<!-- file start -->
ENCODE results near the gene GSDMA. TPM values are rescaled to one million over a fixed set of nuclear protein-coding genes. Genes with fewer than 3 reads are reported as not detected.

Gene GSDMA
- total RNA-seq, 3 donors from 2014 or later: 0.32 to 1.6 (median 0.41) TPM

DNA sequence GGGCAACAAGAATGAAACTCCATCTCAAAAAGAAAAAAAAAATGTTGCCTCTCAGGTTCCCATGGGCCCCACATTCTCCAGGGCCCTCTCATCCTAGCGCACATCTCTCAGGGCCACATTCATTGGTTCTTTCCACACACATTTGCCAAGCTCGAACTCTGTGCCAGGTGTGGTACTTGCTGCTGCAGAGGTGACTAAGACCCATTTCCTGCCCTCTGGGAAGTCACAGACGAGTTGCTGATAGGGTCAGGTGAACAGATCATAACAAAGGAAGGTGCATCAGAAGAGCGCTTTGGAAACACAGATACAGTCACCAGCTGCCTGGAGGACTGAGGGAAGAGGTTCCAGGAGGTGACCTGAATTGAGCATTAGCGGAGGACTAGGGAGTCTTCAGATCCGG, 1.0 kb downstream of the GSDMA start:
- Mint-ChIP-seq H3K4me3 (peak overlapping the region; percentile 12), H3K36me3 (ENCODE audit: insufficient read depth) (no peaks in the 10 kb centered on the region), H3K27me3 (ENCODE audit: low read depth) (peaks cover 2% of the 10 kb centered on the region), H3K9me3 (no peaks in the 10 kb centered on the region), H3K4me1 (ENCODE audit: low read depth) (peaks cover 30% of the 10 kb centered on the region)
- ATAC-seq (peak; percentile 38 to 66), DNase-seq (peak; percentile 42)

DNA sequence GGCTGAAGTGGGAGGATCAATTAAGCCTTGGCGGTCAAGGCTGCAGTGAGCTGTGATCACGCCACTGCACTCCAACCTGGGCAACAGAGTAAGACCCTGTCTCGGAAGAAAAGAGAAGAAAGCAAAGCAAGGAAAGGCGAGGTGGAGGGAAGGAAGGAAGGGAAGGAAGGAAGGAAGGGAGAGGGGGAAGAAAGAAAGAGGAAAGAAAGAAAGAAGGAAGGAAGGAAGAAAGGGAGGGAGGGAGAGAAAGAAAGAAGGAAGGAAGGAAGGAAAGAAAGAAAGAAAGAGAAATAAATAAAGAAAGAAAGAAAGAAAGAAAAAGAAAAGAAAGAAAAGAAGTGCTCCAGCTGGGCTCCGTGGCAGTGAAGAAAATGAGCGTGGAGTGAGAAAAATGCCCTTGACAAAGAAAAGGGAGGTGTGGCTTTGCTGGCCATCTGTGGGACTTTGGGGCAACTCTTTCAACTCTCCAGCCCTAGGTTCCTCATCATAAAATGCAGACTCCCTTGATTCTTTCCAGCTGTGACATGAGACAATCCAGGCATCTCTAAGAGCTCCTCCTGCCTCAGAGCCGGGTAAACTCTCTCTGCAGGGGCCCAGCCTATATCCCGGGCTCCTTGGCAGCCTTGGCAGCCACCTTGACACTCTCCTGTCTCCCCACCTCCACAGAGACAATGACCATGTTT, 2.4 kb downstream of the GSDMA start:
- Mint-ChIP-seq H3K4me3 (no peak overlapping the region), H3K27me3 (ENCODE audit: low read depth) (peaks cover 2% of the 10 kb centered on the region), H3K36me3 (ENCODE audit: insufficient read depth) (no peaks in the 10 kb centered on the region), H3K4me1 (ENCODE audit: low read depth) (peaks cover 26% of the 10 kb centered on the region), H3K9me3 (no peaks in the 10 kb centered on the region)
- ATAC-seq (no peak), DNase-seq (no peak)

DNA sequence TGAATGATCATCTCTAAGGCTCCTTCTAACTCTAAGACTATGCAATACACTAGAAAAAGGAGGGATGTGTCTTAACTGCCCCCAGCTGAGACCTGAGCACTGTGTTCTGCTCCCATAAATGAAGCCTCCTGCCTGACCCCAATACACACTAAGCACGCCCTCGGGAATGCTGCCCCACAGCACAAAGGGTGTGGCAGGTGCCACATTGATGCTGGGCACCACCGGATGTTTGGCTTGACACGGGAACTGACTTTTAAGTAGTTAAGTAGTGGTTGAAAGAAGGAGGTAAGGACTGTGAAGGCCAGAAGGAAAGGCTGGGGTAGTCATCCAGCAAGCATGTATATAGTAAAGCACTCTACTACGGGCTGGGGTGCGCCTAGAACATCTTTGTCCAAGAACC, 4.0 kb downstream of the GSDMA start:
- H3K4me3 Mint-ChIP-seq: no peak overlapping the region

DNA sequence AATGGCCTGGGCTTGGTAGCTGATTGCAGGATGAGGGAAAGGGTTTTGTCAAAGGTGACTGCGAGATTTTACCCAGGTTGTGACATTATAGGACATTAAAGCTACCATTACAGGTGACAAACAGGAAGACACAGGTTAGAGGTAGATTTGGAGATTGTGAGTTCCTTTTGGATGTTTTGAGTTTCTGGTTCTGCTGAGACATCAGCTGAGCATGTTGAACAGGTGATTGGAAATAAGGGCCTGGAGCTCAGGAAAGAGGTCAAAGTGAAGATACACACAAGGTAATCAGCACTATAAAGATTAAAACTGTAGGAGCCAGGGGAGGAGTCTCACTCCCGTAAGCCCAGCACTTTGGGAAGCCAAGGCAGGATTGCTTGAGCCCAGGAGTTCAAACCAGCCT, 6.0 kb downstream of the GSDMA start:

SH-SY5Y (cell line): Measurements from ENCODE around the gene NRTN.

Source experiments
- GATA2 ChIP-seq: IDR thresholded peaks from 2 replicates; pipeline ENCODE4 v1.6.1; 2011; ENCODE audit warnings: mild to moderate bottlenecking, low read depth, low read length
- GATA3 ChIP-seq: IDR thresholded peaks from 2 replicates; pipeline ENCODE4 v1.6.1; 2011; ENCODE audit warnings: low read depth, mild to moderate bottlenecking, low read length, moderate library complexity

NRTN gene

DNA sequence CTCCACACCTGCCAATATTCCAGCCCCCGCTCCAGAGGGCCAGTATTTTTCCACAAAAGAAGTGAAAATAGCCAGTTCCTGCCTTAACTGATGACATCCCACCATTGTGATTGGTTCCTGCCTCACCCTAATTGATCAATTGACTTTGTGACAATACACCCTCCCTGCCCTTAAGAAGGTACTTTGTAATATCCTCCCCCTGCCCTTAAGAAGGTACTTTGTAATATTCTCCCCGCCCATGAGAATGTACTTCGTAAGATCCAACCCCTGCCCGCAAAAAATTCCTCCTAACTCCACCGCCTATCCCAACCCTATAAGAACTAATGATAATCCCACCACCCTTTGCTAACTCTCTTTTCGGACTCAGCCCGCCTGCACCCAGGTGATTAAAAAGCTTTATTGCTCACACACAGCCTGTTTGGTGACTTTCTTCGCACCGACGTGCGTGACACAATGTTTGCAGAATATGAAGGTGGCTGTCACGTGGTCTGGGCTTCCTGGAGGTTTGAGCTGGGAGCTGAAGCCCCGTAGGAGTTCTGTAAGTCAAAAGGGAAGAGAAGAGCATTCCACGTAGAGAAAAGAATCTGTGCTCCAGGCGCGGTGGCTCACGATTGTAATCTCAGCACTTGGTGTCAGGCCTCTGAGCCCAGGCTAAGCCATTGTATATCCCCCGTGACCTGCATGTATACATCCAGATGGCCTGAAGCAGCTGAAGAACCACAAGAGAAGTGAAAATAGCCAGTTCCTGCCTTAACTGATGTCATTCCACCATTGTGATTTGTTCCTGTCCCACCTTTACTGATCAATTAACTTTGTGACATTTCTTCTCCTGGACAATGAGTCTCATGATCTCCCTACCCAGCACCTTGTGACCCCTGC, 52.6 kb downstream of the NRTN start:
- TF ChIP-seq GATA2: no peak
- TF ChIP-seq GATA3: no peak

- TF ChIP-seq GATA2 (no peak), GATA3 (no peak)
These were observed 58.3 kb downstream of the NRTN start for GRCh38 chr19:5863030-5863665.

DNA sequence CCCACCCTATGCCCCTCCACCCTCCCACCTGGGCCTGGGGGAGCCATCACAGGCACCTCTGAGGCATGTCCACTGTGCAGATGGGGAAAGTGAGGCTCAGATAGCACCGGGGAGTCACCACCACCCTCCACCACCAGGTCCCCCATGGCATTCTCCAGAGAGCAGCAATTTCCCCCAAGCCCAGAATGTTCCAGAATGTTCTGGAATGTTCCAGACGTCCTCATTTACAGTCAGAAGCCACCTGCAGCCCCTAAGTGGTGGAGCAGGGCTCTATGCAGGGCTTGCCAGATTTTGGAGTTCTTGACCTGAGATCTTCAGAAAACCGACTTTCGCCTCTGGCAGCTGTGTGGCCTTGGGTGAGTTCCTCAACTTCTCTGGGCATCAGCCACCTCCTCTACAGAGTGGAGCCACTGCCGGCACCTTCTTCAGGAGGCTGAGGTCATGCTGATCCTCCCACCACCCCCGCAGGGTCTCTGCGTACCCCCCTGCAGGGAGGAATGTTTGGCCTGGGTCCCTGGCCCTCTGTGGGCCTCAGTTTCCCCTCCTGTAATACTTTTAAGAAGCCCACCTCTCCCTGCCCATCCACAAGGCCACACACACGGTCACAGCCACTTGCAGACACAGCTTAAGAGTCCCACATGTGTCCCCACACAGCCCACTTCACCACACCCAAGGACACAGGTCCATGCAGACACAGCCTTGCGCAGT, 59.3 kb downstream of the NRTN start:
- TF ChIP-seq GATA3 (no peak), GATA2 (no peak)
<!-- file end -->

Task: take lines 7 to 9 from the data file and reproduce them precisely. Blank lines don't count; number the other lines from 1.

DNA sequence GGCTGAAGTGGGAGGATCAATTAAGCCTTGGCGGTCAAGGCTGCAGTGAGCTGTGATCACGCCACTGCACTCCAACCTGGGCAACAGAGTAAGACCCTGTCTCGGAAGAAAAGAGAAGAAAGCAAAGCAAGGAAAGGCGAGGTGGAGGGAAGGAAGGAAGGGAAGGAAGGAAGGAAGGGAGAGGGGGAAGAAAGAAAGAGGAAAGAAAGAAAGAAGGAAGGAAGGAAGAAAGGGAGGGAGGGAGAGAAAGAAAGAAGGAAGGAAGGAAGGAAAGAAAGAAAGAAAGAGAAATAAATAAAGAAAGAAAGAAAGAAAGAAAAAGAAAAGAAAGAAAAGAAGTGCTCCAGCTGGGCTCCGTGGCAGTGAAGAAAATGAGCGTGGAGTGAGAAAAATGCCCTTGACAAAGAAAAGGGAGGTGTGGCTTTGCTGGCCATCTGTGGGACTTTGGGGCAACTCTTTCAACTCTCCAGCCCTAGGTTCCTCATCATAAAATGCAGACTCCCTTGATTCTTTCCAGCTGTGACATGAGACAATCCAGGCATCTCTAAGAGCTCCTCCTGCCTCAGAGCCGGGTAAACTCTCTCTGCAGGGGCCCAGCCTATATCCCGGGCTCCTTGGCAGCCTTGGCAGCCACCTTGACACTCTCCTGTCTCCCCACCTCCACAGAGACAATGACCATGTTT, 2.4 kb downstream of the GSDMA start:
- Mint-ChIP-seq H3K4me3 (no peak overlapping the region), H3K27me3 (ENCODE audit: low read depth) (peaks cover 2% of the 10 kb centered on the region), H3K36me3 (ENCODE audit: insufficient read depth) (no peaks in the 10 kb centered on the region), H3K4me1 (ENCODE audit: low read depth) (peaks cover 26% of the 10 kb centered on the region), H3K9me3 (no peaks in the 10 kb centered on the region)
- ATAC-seq (no peak), DNase-seq (no peak)